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Attached algae as indicators of water quality in phosphorus enriched Kootenay Lake, British Columbia Ennis, Gordon Leonard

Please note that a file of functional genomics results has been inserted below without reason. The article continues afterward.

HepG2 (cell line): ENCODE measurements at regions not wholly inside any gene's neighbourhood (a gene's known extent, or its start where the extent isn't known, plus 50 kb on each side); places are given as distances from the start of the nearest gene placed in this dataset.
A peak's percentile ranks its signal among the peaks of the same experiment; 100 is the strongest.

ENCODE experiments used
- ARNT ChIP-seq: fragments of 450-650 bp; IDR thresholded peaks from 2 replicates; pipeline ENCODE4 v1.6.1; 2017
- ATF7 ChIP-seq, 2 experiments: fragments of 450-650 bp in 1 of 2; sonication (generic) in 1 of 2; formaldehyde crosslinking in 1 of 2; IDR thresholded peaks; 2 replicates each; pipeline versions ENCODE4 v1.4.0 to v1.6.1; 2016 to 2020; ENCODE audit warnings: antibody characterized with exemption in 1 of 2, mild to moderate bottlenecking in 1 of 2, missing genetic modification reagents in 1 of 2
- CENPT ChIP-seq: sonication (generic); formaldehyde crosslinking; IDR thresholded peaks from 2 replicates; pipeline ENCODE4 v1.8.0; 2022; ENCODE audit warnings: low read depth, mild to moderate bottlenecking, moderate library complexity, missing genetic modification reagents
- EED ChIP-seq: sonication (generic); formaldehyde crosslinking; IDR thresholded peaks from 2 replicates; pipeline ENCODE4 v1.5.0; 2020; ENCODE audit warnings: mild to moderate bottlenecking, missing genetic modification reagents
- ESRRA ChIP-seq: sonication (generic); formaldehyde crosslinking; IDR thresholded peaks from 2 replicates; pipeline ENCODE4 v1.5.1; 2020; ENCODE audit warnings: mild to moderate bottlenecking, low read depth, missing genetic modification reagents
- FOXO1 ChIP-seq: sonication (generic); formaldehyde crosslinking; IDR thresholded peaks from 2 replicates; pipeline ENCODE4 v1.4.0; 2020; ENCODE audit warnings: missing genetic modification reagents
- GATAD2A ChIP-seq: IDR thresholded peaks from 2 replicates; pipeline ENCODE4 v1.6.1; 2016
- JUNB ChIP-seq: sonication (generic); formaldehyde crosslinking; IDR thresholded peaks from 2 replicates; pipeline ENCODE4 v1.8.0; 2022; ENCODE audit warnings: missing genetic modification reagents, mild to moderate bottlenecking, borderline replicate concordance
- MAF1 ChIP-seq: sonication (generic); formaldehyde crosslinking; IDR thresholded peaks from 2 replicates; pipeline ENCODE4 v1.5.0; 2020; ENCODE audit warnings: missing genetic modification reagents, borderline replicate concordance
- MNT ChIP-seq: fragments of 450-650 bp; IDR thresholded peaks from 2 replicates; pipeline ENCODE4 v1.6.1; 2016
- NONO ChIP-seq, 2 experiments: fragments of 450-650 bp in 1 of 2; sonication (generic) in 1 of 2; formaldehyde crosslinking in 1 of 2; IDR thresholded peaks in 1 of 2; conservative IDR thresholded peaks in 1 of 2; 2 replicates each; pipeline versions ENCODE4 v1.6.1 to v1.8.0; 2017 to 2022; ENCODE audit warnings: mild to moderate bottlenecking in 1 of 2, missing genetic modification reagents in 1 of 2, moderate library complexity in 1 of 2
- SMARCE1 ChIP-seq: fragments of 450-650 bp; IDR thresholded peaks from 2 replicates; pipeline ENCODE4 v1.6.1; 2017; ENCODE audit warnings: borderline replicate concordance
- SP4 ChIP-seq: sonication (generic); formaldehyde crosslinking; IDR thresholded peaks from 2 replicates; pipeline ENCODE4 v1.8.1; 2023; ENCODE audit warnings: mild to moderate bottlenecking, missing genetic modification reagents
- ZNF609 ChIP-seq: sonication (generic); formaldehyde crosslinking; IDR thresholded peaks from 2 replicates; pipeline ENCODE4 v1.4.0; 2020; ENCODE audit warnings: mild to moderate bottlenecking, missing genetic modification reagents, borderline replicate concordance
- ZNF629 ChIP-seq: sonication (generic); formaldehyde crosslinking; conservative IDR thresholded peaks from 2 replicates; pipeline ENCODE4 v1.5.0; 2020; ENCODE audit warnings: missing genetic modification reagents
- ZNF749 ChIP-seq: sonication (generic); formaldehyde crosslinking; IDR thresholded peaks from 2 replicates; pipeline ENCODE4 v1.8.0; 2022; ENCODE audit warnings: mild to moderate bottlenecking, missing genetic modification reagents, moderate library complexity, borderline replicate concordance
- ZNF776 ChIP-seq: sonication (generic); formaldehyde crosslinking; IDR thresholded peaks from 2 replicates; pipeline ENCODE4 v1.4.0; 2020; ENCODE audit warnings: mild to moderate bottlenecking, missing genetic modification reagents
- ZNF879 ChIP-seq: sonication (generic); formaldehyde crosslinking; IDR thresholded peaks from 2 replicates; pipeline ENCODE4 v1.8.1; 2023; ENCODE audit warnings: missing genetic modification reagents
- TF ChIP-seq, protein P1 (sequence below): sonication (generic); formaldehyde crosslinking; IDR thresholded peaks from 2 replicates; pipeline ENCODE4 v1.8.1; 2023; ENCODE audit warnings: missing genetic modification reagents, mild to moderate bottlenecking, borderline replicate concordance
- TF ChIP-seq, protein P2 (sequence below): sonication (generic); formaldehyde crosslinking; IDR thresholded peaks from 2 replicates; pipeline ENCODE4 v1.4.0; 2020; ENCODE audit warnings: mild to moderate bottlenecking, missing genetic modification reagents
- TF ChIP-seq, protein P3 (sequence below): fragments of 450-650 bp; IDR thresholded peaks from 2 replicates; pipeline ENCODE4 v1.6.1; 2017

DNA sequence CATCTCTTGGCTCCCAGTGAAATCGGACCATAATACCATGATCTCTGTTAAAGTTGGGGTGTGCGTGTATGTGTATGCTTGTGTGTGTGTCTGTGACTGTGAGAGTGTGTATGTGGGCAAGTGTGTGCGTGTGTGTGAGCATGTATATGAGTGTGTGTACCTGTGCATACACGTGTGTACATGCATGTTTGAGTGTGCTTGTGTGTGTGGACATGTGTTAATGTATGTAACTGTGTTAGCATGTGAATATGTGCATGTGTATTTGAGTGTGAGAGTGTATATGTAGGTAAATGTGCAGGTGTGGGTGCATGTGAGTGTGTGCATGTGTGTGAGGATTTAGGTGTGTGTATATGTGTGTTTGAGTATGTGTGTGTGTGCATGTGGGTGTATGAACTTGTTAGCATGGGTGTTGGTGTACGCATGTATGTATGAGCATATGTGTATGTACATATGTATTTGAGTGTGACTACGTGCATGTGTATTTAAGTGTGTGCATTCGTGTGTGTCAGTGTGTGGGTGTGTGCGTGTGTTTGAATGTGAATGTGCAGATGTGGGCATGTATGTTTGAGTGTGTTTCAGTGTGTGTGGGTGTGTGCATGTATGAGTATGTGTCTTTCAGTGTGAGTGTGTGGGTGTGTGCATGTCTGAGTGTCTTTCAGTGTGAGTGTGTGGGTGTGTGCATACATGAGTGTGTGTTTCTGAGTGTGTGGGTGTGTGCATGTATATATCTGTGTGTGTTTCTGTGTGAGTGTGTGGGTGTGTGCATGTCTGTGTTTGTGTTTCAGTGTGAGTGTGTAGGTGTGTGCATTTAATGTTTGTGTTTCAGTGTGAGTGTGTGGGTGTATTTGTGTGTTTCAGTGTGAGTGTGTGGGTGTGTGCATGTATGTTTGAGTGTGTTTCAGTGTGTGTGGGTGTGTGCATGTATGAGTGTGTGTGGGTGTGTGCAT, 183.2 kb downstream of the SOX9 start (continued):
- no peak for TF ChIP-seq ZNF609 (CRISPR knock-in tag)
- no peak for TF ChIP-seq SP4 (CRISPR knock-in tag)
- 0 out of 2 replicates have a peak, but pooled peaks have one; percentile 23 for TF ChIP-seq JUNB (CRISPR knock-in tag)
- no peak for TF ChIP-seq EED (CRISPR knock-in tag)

Kootenay Lake receives high phosphorus loads to its south end and low phosphorus loads to its north end. These loading differences, combined with the lake's 105 km long fjord morphology, should result in a regional trophic gradient in the lake. I studied attached algae to assess how well they supplemented nutrient data in providing a more accurate measure of regional water quality differences. Algal abundance, phosphorus storage, production, species composition and distribution were measured at up to 30 locations in the rocky littoral zone of Kootenay Lake. In addition, physical parameters were measured and water samples were analyzed for major nutrients, anions and cations. Loadings of total dissolved solids, calcium, and sodium are also highest to the south end of the lake, and concentration gradients of these biologically conservative elements conform to the expected pattern. On the other hand, dissolved and particulate inshore phosphate readings, although high, did not exhibit regional variations. Attached algae remove large amounts of phosphorus for growth, altering phosphorus concentrations in the lake. Also, attached algae store surplus phosphorus within their cells, more phosphorus being stored in the regions of highest phoshate loadings (over 1.0 μg P mg⁻¹ dry weight algae) than elsewhere. South arm algae had the highest chlorophyll "a" levels, organic weights and production rates. Their results were typical of eutrophic waters. In contrast, north arm algae were less abundant, had lower growth rates, and were typical of mesotrophic and oligotrophic waters. Eutrophic indicator species, such as the green alga Cladophora aegagropila and the diatom Fragilaria construens, were abundant in the south half of the lake and generally absent or less common at other locations. Diatom cluster analyses divided the lake into regions, stations in areas of low phosphate loadings forming groups distinct from stations located near high phosphorus inputs. One must conclude that aqueous phosphorus concentrations, altered by attached algae, are inadequate indicators of Kootenay Lake's trophic gradient. Attached algae do exhibit regional variations consistent with the lake's expected trophic gradient and are therefore good indicators of water quality in phosphorus enriched Kootenay Lake.

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